Time out for tuning is wasteful
THEA Gilmore explained that as she didn't have a new album to promote she was using this tour to sing some of the songs she wanted to sing from her back catalogue.
Which was good news for her fans because it meant we could look forward to hearing some of the old songs that rarely make their way onto her set list.
Her support act on this tour, the Yorkshire based singer Fran Smith, did however have a new record to promote. A lot of her rather folky sounding songs seemed to be about love affairs, were full of very clever and rather acerbic lyrics, she accompanied herself well on keyboards, chatted easily with the audience and generally impressed.
Thea Gilmore, accompanied by a stellar band, opened with a song off one of her early albums, Contessa, and over the lengthy set we had old songs from right across her career.
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There was the angry God's Got Nothing On You, the relatively upbeat You're The Radio, the slow and simply delivered God Knows and a jaunty version of Teach Me To Be Bad that lacked the muscular arrangement of the original.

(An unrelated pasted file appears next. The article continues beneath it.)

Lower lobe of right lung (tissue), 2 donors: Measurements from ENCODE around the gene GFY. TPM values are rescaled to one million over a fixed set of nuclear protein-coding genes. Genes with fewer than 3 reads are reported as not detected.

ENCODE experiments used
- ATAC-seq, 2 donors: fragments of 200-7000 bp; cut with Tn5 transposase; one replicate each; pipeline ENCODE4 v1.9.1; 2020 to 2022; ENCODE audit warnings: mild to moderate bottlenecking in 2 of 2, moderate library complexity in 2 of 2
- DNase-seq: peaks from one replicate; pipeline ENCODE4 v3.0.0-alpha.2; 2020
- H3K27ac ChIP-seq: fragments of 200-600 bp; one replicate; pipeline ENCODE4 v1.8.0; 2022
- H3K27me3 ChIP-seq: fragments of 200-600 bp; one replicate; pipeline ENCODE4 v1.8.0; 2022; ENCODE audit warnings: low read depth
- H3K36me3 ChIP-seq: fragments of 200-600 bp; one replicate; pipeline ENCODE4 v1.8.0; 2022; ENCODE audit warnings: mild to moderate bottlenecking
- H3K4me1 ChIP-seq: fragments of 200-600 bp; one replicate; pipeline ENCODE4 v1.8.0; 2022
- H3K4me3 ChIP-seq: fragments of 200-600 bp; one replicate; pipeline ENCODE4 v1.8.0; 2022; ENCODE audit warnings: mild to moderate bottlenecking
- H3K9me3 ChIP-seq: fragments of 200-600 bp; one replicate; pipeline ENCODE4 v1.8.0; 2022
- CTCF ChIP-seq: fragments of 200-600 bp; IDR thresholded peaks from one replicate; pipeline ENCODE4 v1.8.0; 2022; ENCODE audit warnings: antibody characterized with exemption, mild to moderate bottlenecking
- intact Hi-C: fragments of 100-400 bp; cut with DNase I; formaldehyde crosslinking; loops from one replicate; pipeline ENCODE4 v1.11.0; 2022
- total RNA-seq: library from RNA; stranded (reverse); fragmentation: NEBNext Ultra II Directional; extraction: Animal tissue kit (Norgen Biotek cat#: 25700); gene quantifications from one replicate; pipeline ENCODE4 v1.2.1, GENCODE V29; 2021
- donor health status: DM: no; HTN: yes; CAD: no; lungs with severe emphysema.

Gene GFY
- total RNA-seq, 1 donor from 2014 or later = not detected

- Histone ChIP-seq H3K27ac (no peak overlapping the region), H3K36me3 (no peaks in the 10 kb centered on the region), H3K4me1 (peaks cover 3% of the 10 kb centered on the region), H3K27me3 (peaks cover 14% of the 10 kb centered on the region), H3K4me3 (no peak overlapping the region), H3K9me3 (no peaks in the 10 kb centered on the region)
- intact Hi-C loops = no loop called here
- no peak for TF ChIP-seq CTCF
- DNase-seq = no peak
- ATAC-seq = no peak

The big numbers of the night included Old Soul and Roll On and an exceptional reworking of Inverigo with some lovely harmony singing.
Two songs from her superb settings of lyrics by the late Sandy Denny were included in the set list, Don't Stop Singing and London, and, something of an oddity, a slowed down version of Elvis' Wooden Heart.
It wasn't all old songs however for actually she did have a new record on the merchandising table but it was an EP that's only available at gigs on this tour and contains just four songs of which Beautiful Hopeful was a real standout.
Her four-piece band, occasionally augmented by Gilmore's five year-old son Egan on violin, was remarkably restrained.
Thea Gilmore is undoubtedly one of Britain's best singer songwriters and a very fine performer but she did spend an inordinate amount of time between each song tuning her guitar, time that could have been devoted to including more songs.
Please Thea, get yourself a guitar tech in future.